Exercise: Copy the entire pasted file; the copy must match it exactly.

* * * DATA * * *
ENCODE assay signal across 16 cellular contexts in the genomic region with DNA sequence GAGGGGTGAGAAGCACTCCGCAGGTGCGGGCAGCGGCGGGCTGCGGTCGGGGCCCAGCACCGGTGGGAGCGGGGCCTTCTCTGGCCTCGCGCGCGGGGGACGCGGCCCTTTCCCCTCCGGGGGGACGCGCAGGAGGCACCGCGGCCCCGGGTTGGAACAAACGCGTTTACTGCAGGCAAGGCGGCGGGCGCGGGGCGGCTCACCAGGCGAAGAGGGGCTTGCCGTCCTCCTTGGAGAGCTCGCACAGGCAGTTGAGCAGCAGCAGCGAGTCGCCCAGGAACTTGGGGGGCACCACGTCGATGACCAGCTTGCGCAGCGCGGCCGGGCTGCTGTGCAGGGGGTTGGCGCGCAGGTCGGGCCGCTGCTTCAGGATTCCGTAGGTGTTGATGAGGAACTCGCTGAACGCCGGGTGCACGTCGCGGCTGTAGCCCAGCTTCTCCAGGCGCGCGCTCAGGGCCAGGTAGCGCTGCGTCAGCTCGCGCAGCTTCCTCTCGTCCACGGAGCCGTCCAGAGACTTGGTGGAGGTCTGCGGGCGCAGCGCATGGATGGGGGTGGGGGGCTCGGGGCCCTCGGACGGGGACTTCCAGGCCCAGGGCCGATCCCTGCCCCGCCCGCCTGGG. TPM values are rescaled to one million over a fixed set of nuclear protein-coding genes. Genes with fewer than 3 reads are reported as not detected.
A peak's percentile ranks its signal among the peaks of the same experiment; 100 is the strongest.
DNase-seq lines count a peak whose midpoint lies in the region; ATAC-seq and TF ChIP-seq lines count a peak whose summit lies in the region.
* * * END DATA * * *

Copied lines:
ENCODE assay signal across 16 cellular contexts in the genomic region with DNA sequence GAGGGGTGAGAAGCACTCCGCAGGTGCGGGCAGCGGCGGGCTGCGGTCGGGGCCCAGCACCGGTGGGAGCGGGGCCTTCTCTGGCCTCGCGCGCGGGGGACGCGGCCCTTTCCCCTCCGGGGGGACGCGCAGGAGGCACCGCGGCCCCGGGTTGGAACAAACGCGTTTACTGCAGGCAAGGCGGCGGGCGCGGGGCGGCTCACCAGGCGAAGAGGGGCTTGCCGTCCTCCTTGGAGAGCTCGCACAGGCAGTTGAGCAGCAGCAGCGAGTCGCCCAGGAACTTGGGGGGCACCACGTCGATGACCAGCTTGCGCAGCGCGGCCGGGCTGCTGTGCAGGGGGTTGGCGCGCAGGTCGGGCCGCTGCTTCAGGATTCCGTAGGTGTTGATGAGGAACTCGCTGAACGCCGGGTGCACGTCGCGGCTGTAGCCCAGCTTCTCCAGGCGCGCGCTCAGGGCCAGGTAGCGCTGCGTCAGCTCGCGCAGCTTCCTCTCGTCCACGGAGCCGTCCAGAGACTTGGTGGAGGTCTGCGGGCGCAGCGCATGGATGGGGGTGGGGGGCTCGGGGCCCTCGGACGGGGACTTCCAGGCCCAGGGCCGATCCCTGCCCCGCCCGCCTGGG. TPM values are rescaled to one million over a fixed set of nuclear protein-coding genes. Genes with fewer than 3 reads are reported as not detected.
A peak's percentile ranks its signal among the peaks of the same experiment; 100 is the strongest.
DNase-seq lines count a peak whose midpoint lies in the region; ATAC-seq and TF ChIP-seq lines count a peak whose summit lies in the region.